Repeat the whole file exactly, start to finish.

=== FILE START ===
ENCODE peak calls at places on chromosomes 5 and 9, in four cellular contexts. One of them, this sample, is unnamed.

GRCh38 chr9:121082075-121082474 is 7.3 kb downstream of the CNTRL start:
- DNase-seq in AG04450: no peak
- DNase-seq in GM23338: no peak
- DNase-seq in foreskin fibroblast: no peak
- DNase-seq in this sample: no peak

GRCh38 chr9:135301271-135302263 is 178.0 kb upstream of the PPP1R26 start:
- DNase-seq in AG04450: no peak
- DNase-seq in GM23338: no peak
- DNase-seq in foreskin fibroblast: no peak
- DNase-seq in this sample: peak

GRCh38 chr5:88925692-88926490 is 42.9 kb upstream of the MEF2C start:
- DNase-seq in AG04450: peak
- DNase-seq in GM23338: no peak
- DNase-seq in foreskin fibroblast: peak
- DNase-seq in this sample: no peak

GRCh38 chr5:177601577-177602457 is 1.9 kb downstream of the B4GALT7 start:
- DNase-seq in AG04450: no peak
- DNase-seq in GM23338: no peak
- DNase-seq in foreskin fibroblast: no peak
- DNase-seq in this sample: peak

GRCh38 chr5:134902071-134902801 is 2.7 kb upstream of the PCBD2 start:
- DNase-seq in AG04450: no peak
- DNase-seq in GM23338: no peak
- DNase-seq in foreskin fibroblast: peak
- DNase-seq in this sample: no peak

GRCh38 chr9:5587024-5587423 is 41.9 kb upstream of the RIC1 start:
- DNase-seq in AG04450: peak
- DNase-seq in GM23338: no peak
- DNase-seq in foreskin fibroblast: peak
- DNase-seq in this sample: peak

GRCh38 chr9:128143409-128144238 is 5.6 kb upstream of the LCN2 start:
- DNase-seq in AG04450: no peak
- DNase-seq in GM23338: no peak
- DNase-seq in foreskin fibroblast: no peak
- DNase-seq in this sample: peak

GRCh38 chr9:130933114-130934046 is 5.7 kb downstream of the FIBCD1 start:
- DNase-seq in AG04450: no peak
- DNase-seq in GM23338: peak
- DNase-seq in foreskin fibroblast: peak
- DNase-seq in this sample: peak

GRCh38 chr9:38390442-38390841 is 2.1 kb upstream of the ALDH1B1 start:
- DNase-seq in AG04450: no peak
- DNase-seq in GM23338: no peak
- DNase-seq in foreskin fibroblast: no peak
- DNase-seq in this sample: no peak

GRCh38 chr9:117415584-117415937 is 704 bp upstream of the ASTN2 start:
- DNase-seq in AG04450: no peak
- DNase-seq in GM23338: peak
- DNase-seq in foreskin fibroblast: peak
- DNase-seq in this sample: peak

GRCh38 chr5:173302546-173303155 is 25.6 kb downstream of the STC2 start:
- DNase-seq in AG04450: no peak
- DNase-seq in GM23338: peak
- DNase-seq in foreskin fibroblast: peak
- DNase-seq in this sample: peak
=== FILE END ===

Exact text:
ENCODE peak calls at places on chromosomes 5 and 9, in four cellular contexts. One of them, this sample, is unnamed.

GRCh38 chr9:121082075-121082474 is 7.3 kb downstream of the CNTRL start:
- DNase-seq in AG04450: no peak
- DNase-seq in GM23338: no peak
- DNase-seq in foreskin fibroblast: no peak
- DNase-seq in this sample: no peak

GRCh38 chr9:135301271-135302263 is 178.0 kb upstream of the PPP1R26 start:
- DNase-seq in AG04450: no peak
- DNase-seq in GM23338: no peak
- DNase-seq in foreskin fibroblast: no peak
- DNase-seq in this sample: peak

GRCh38 chr5:88925692-88926490 is 42.9 kb upstream of the MEF2C start:
- DNase-seq in AG04450: peak
- DNase-seq in GM23338: no peak
- DNase-seq in foreskin fibroblast: peak
- DNase-seq in this sample: no peak

GRCh38 chr5:177601577-177602457 is 1.9 kb downstream of the B4GALT7 start:
- DNase-seq in AG04450: no peak
- DNase-seq in GM23338: no peak
- DNase-seq in foreskin fibroblast: no peak
- DNase-seq in this sample: peak

GRCh38 chr5:134902071-134902801 is 2.7 kb upstream of the PCBD2 start:
- DNase-seq in AG04450: no peak
- DNase-seq in GM23338: no peak
- DNase-seq in foreskin fibroblast: peak
- DNase-seq in this sample: no peak

GRCh38 chr9:5587024-5587423 is 41.9 kb upstream of the RIC1 start:
- DNase-seq in AG04450: peak
- DNase-seq in GM23338: no peak
- DNase-seq in foreskin fibroblast: peak
- DNase-seq in this sample: peak

GRCh38 chr9:128143409-128144238 is 5.6 kb upstream of the LCN2 start:
- DNase-seq in AG04450: no peak
- DNase-seq in GM23338: no peak
- DNase-seq in foreskin fibroblast: no peak
- DNase-seq in this sample: peak

GRCh38 chr9:130933114-130934046 is 5.7 kb downstream of the FIBCD1 start:
- DNase-seq in AG04450: no peak
- DNase-seq in GM23338: peak
- DNase-seq in foreskin fibroblast: peak
- DNase-seq in this sample: peak

GRCh38 chr9:38390442-38390841 is 2.1 kb upstream of the ALDH1B1 start:
- DNase-seq in AG04450: no peak
- DNase-seq in GM23338: no peak
- DNase-seq in foreskin fibroblast: no peak
- DNase-seq in this sample: no peak

GRCh38 chr9:117415584-117415937 is 704 bp upstream of the ASTN2 start:
- DNase-seq in AG04450: no peak
- DNase-seq in GM23338: peak
- DNase-seq in foreskin fibroblast: peak
- DNase-seq in this sample: peak

GRCh38 chr5:173302546-173303155 is 25.6 kb downstream of the STC2 start:
- DNase-seq in AG04450: no peak
- DNase-seq in GM23338: peak
- DNase-seq in foreskin fibroblast: peak
- DNase-seq in this sample: peak